I went into this week thinking Game Of Thrones would be the most epic battle for supremacy I’d see, but it turns out watching the football was more compelling than seeing Lannisters, Starks and Targaryens slug it out in the Seven Kingdoms.
Who needs dragons and armies when you’ve got Divock Origi and Gini Wijnaldum anyway?
What a week of football though. What a week to be a Red.
It started badly when Vincent Kompany scored a freak winner for Man City, reached an unlikely and almost unparalleled high when Trent Alexander-Arnold made Barcelona look like a team of stewards stood around in high-vis jackets from a corner and now we’re waiting to see if it’ll end with a dramatic twist.
You know, like Brighton 1 Man City 0, while the Reds are winning at Anfield.
Next game, just as always
From direwolves to dire Wolves (hopefully) on Sunday, Liverpool’s Premier League campaign boils down to 90 minutes at Anfield and 90 minutes at the AMEX Stadium. The odds are clearly against us.
Irrespective of being a government-owned team with infinite resources, digital banners and not enough fans to buy FA Cup final tickets without advertising them on general sale in national newspapers, Manchester City‘s consistency over the last two seasons has been phenomenal.
They won 100 points last season and could get 98 this, the two highest totals in the history of English football.
They could also become the first ever club to win the domestic treble, although given they played Rotherham, Burnley, Newport, Swansea and Brighton to get to the FA Cup final against Watford, I’m pretty sure Liam Gallagher and Jason Manford did all the draws.
It seems inconceivable that a side that has won 17 of their last 18 Premier League games, including the last 13 in a row, won’t pick up three points against a Brighton team that has only scored three goals at home in 2019.
But then, as Kelly Cates succinctly put it on Twitter after Lucas Moura’s 96th-minute winner in Amsterdam on Wednesday night, “Football. You fucking ridiculously brilliant bastard.”
Hope for the best, because sometimes…
Mad stuff happens in football. Results you could never possibly imagine can come from nowhere when you least expect it.
For instance, Everton should have won the league in 1985, 1986 and 1987 but it was Liverpool who pipped them to it in ’86 after the blue lot lost their final away game 1-0 at Oxford United. Yes, Oxford United.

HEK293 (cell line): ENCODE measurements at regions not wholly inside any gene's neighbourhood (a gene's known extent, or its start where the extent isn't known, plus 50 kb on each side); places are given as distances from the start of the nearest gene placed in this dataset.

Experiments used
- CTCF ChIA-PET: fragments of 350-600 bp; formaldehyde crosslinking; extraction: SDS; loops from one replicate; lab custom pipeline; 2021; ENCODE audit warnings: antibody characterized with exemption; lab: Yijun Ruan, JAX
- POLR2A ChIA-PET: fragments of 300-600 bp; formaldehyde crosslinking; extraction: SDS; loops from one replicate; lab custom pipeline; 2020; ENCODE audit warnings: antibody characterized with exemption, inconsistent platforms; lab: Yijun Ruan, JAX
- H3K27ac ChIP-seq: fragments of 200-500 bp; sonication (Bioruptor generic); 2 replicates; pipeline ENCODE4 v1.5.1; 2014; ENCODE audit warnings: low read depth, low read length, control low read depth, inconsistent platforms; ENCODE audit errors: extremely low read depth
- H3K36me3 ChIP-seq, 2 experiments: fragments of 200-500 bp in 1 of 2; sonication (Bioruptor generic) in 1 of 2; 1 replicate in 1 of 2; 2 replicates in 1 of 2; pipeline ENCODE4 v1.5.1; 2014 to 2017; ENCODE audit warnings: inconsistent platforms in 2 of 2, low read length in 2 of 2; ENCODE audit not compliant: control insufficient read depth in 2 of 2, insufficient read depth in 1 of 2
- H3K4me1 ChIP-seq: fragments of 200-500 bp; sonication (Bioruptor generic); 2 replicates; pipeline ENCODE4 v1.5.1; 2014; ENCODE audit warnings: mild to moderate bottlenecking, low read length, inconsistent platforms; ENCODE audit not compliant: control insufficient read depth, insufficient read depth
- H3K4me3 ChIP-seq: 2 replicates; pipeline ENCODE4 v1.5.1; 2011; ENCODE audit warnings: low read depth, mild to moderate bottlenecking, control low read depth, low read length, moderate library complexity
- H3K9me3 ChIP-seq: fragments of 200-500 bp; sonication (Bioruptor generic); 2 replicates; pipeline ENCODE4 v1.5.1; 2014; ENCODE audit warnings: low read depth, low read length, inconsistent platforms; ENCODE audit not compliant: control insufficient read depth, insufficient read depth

Liverpool needed any result other than a two-goal defeat to Arsenal at Anfield in 1989 to win the league. Arsenal won 2-0 and still sing about it now.
And look how City themselves almost blew the title at home to already-relegated, 10-man QPR in 2012, when all they needed was a win against cannon fodder.
One goal up at half-time, Djibril Cisse (you forgot he played for QPR, right?) equalised for Rangers, who then went 2-1 up through Jamie Mackie (you forgot he existed, right?) despite having Joey Barton (you know what’s coming, right?) sent off.
It took a 92nd-minute equaliser from Eden Dzeko and a 95th-minute winner from Sergio Aguero(oooooooo) to snatch the title on goal difference from Manchester United (you forgot they used to be any good, right?) in a dramatic finale.
Yes, they won it, but the pressure of leading the table on the last day when you’ve got a challenger looming large in your rear-view mirror can do strange things to even the best of teams.
Judging by the way they all reacted to Vincent Kompany’s fluke winner on Monday, City already think they’ve won it, but they only beat Brighton 1-0 in the FA Cup semi-final and that at least gives the Seagulls some added motivation for a slice of revenge.
Liverpool’s job is clear.
Beat Wolves. Win the game. Be in position to take advantage of any surprise result at the AMEX, because the worst-case scenario is City failing to win at Brighton…but Liverpool not ending up as champions because we didn’t get the job done against Wolves.
Jordan Henderson talks about that in his programme notes and, while all of us lucky enough to be inside Anfield on Sunday will be anxiously awaiting updates from the South Coast, that cannot and must not be at the expense of the atmosphere.
If City score early and the noise levels dip then there’s a danger of that transmitting to a set of players who might only be running on adrenaline, given their exploits on Tuesday night.
That isn’t going to help the Reds beat a very good Wolves side; we need to be up for it whatever is happening dahn sarf.
Let’s cut to the chase. Man City will win the league if they turn up at Brighton, but if this mad week finishes in the way that it started, then Liverpool could still be Premier League champions come Sunday night.
As Jurgen Klopp said in his Barca programme notes, “this Liverpool never quits.”
And that means Man City are under more pressure on Sunday than Pep Guardiola would care to admit.
Chris McLoughlin writes for This Is Anfield each week; he’s also senior writer for the Official LFC Matchday Programme and LFC Magazine. You can buy the Wolves programme here